I must have been about twelve when "all the girls at school" were wearing either black or white corduroy Keds on their feet. (I think they went along with the stretchy-black-stirrup-pants fad.) I really wanted a black pair. I convinced my mom that I needed them, and she gave me the money and let me go, by myself, to get them.
When I got to Hudson's Shoe Store, I stopped and looked in the display window. There were the corduroy Keds, all lined up, in a rainbow of colors - black, white, blue, red, purple, yellow, green, pink. I went inside, and the store clerk approached right away. "How can I help you, missy?" he asked. I was standing near the display window, so I gestured at the Keds display and said, "I would like to buy a pair of those, please."
I expected the clerk to respond with, "Which color?" But he didn't. He had me sit down so he could measure my feet. Then he hopped up, dashed into the back room, and came out with a Keds box. He sat down in front of me on the stool, opened the box and pulled out a pair of bright PURPLE corduroy shoes. "Oh, no!" I thought, "I was pointing at the Keds, but he thought I was pointing at the purple Keds !"
Now, here's where you'll be asking yourself, "Why didn't she just stop him and say, 'I want black ones.'?" But if you are asking that, you obviously didn’t know me back then. I was probably the world's worst pushover. My line of thinking, at that moment, went like this, "I must not have been clear when I told him what I wanted. It would be rude of me, now, to tell him that he brought out the wrong shoes. And, that would mean he'd have to go back and search the shelves in the back room again. No . . . I'm just stuck with them." (Pitiful, I know!)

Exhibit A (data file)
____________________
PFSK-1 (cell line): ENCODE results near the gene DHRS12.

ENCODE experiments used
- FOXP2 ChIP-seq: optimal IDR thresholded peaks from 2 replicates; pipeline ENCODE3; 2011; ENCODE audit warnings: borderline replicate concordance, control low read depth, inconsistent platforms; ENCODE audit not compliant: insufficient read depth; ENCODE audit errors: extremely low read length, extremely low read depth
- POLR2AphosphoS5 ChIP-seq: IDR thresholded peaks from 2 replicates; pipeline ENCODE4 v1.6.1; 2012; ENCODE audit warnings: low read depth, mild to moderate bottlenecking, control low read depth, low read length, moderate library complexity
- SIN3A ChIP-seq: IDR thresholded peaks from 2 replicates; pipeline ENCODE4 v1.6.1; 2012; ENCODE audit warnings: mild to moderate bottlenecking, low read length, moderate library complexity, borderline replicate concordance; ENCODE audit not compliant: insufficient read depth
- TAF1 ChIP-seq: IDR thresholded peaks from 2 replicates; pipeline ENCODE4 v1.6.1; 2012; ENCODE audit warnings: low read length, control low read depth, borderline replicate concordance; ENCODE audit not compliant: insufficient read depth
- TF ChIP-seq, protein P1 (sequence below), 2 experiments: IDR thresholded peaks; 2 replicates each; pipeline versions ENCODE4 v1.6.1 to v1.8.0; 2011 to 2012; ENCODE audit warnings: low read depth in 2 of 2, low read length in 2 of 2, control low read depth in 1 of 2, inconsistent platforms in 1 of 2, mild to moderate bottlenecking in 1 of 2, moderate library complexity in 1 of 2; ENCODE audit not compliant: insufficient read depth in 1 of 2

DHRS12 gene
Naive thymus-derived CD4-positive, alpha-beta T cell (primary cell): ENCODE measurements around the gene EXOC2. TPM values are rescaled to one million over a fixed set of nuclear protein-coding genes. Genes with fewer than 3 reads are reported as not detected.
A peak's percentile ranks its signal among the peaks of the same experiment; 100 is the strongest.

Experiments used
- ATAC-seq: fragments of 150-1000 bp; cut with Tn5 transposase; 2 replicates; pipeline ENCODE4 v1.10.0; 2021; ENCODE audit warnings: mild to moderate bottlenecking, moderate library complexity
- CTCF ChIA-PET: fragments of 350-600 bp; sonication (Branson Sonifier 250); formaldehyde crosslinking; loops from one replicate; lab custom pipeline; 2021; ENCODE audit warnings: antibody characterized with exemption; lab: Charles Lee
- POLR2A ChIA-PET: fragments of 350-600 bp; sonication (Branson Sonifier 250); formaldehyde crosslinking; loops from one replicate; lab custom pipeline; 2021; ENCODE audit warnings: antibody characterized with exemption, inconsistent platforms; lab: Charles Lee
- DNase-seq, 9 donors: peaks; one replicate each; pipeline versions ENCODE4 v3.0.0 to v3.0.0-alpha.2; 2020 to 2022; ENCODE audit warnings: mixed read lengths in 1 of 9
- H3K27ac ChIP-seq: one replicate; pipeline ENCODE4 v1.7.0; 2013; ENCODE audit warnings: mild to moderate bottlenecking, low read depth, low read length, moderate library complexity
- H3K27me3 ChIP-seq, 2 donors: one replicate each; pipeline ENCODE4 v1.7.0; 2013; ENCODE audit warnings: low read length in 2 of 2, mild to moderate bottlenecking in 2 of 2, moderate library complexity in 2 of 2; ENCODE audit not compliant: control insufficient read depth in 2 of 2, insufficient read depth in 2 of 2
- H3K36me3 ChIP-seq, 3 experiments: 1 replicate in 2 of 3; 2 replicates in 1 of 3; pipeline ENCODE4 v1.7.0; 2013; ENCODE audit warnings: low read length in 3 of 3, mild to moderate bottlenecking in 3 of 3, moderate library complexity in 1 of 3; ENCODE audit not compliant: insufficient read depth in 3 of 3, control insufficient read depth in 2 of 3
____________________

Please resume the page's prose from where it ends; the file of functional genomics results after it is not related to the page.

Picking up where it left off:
So I just sat there as the clerk pulled the tissue paper out of both shoes, laced them up, put them on my feet, tied them, and then, with a swift pat to the side of one of my feet said, "There you go, little miss. How do they feel?"
Now, without the swift pat and the "There you go, little miss," I might have found the courage to tell him, at this point, that I wanted black. Instead, I just answered "fine" in a wee small voice.
With that, the clerk picked up my old shoes, put them in a bag along with the Keds box, and went to the cash register to take my money, which I dutifully handed over. Then I walked back home, holding back a wall of tears all the way. I hated those purple shoes!
When I got home, I couldn't hold the flood back any longer. I told my mom the story, punctuated with sobs. She looked down at my purple feet, and said, "Well, you bought them. You'll have to wear them."
I'd love to tell you that that experience, and those wise words from my mom, gave me the impetus to stand up for myself from that day forward (which I know is what my mom was hoping). But the truth is that it took me many, many more years (and in-the-field instruction from a friend named Gloria) to learn that lesson. If I learned anything from the purple shoe episode, it was, sadly, only to be much more precise when pointing out something I wanted to buy.